urine samples from the 1999 Tour were subjected to the new test in
2004. The next year, news of a positive result was leaked to the most
Armstrong-hating publication on the planet, the French sporting
newspaper l’Equipe.

In the controversy that
followed, there were many questions asked, mostly around two main
themes. One of those themes interested me, the other less so. The
question I really cared about: “was the test reliable?”

urine to find cloned EPO and identify it as a different substance from
the cyclist’s own, naturally-produced, EPO is a very complex affair.
Would it be reliable to test a sample that had been frozen for several
years? Was the chain of custody secure, so that a mistake in identity
could be ruled out? Was there certainty that the samples hadn’t been

The second line of questioning concerned me less, but it boiled down to this: was Armstrong being treated fairly?

it wasn’t in Armstrong’s own best interests for the results of his
urine tests to be leaked to a publication that perennially looked for
reasons to discredit him.

But if the test had reliably
produced a positive, it was important to confirm that or rule it out. Armstrong’s feelings about the French media were secondary.

Shortly after the claims of the positive had been
leaked, cycling’s administrative body, the UCI, announced that it would
have an independent investigator, a Dutch lawyer named Emile Vrijman,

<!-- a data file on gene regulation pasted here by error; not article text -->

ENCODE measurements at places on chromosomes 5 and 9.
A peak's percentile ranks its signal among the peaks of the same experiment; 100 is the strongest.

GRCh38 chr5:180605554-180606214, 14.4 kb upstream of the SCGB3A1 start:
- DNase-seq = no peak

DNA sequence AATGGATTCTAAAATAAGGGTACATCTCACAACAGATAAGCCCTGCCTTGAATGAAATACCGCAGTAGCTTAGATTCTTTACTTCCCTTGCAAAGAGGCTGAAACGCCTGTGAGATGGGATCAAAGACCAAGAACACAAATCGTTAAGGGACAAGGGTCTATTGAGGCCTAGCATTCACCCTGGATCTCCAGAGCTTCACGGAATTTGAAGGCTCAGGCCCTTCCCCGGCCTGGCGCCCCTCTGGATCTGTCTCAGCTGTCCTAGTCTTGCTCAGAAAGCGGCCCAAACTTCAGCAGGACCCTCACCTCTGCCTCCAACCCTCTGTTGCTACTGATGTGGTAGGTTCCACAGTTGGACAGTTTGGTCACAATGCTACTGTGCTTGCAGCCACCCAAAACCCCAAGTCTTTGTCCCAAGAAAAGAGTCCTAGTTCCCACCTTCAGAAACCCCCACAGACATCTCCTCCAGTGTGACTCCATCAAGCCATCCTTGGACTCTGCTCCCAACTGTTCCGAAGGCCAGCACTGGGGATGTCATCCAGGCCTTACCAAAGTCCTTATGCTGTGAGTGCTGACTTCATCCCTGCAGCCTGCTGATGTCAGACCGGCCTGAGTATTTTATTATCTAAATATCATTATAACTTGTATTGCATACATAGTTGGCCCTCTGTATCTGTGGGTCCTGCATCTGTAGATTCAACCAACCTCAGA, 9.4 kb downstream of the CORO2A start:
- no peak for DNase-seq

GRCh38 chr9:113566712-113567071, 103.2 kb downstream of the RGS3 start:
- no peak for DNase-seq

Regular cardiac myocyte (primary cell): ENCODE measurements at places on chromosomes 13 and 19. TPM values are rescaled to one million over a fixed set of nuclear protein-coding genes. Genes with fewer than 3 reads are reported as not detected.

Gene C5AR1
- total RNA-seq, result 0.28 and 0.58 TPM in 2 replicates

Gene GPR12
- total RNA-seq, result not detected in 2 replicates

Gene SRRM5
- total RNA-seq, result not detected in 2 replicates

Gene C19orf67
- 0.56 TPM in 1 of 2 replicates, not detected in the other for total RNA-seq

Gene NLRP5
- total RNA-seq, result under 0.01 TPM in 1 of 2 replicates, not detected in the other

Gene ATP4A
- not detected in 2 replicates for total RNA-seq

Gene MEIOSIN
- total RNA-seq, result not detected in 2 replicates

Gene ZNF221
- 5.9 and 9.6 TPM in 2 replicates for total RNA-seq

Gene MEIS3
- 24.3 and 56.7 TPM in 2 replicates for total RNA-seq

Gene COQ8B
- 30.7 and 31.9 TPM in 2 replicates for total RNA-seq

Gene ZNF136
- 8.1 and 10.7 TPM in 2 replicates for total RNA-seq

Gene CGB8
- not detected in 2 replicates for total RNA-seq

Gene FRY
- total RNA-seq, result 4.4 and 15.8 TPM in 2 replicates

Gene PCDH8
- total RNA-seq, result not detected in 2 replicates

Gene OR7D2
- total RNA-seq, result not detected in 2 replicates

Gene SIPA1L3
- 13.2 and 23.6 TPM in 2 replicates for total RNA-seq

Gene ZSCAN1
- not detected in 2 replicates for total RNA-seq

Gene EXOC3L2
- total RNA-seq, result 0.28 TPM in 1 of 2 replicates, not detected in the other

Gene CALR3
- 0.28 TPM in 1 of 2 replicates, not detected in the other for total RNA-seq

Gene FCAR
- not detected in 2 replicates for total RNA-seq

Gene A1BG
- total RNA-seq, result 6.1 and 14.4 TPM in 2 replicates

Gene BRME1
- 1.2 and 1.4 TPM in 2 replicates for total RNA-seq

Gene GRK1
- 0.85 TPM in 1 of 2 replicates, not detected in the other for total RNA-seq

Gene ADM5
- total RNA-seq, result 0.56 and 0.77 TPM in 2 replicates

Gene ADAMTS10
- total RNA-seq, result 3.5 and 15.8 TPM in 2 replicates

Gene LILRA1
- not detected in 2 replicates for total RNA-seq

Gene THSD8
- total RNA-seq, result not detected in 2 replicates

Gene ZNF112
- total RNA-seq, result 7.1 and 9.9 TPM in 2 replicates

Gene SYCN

look into the affair. A year later, Vrijman announced his conclusion:
His investigation, he said, exonerated Armstrong.

It made for a
powerful headline that June, in 2006. I saw “Armstrong Exonerated” all
over the place. But few, except for the Times and a
few others, seemed interested in what the Dutch investigator had
actually found.

I was disappointed that his investigation looked
almost exclusively at the second set of questions: in other words,
whether Armstrong was being treated fairly. He wasn’t, Vrijman

But that left the main question unanswered: had the
1999 samples produced a reliably positive result or not? For the UCI,
the matter is closed. But to me, it was an unsatisfying end to a claim
that was controversial from the start.

Because of all the
negative test results Armstrong has amassed over the years, I’d like to
believe that he’s been clean throughout his career.

But it
will be strange, at the least, to see him competing against his old
companions, the disgraced Landis and Basso, in a race sponsored by the
drugmaker of the scourge of cycling.

UPDATE: A question similar to mine – whether it would hurt Lance’s image to reunite with dopers Landis and Basso in the upcoming Tour of California – was asked in a slightly different way this afternoon by a journalist, Paul Kimmage, who had written something Lance obviously didn’t like. Saying that Kimmage had called him a “cancer on cycling,” Armstrong lashed out at Kimmage and then answered that Landis, while he hasn’t admitted doping, honestly believes that he didn’t break the rules. Watch the video here: